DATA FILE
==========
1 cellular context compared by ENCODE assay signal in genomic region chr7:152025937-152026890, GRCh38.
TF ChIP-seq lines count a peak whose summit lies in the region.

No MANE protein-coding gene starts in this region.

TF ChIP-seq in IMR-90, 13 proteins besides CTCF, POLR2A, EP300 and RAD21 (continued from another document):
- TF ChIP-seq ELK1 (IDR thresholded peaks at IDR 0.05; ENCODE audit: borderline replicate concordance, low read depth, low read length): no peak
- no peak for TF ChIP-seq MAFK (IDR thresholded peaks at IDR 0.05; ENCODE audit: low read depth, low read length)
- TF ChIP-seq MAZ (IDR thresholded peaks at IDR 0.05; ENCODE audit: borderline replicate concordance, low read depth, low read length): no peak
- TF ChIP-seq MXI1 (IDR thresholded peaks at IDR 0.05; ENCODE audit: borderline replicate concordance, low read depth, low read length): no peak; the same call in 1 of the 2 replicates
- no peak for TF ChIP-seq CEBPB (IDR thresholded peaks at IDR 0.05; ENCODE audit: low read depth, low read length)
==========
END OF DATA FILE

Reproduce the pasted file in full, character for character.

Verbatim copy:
1 cellular context compared by ENCODE assay signal in genomic region chr7:152025937-152026890, GRCh38.
TF ChIP-seq lines count a peak whose summit lies in the region.

No MANE protein-coding gene starts in this region.

TF ChIP-seq in IMR-90, 13 proteins besides CTCF, POLR2A, EP300 and RAD21 (continued from another document):
- TF ChIP-seq ELK1 (IDR thresholded peaks at IDR 0.05; ENCODE audit: borderline replicate concordance, low read depth, low read length): no peak
- no peak for TF ChIP-seq MAFK (IDR thresholded peaks at IDR 0.05; ENCODE audit: low read depth, low read length)
- TF ChIP-seq MAZ (IDR thresholded peaks at IDR 0.05; ENCODE audit: borderline replicate concordance, low read depth, low read length): no peak
- TF ChIP-seq MXI1 (IDR thresholded peaks at IDR 0.05; ENCODE audit: borderline replicate concordance, low read depth, low read length): no peak; the same call in 1 of the 2 replicates
- no peak for TF ChIP-seq CEBPB (IDR thresholded peaks at IDR 0.05; ENCODE audit: low read depth, low read length)